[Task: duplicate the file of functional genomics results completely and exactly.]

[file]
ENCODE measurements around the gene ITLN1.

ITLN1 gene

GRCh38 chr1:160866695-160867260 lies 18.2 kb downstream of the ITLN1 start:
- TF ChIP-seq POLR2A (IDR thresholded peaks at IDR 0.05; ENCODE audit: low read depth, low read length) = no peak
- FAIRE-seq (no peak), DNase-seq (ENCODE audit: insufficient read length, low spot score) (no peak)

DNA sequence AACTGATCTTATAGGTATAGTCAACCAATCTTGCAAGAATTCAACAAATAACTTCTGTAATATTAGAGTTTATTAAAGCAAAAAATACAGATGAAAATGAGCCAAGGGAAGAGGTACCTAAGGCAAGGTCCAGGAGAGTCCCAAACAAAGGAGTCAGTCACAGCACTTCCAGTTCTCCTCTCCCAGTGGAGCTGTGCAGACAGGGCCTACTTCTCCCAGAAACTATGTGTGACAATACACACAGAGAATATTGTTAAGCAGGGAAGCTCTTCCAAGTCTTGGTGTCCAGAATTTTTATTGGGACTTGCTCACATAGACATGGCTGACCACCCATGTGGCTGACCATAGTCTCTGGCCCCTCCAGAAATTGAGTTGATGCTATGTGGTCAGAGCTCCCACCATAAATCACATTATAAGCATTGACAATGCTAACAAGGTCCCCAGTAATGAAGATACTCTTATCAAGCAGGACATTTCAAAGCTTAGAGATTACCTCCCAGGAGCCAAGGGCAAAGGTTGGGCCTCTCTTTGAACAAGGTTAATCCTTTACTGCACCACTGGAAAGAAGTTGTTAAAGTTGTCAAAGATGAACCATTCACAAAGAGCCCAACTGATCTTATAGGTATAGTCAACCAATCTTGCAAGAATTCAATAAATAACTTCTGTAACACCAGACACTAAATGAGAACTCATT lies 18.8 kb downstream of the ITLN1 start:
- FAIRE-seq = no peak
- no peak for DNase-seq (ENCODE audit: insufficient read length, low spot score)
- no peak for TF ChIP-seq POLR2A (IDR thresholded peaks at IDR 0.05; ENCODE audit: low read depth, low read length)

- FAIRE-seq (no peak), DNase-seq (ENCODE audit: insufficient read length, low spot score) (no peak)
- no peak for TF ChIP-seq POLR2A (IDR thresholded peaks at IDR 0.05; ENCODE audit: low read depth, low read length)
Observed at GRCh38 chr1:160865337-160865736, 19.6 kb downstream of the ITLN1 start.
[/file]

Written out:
ENCODE measurements around the gene ITLN1.

ITLN1 gene

GRCh38 chr1:160866695-160867260 lies 18.2 kb downstream of the ITLN1 start:
- TF ChIP-seq POLR2A (IDR thresholded peaks at IDR 0.05; ENCODE audit: low read depth, low read length) = no peak
- FAIRE-seq (no peak), DNase-seq (ENCODE audit: insufficient read length, low spot score) (no peak)

DNA sequence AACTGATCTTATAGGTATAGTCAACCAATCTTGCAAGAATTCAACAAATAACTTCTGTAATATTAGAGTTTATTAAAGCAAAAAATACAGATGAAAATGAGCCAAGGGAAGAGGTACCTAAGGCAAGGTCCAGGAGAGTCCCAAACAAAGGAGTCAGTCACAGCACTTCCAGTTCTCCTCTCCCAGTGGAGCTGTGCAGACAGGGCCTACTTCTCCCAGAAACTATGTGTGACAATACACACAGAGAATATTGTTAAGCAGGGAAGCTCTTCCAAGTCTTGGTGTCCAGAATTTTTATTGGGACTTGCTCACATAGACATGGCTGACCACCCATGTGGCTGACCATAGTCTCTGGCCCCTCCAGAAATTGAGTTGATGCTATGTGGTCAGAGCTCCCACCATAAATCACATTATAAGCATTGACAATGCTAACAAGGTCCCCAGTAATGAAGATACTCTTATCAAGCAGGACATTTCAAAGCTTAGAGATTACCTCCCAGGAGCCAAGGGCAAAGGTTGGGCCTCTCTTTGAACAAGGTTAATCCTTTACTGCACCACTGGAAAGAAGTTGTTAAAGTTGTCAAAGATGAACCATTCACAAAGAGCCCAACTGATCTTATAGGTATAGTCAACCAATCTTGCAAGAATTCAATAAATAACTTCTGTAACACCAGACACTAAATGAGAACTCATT lies 18.8 kb downstream of the ITLN1 start:
- FAIRE-seq = no peak
- no peak for DNase-seq (ENCODE audit: insufficient read length, low spot score)
- no peak for TF ChIP-seq POLR2A (IDR thresholded peaks at IDR 0.05; ENCODE audit: low read depth, low read length)

- FAIRE-seq (no peak), DNase-seq (ENCODE audit: insufficient read length, low spot score) (no peak)
- no peak for TF ChIP-seq POLR2A (IDR thresholded peaks at IDR 0.05; ENCODE audit: low read depth, low read length)
Observed at GRCh38 chr1:160865337-160865736, 19.6 kb downstream of the ITLN1 start.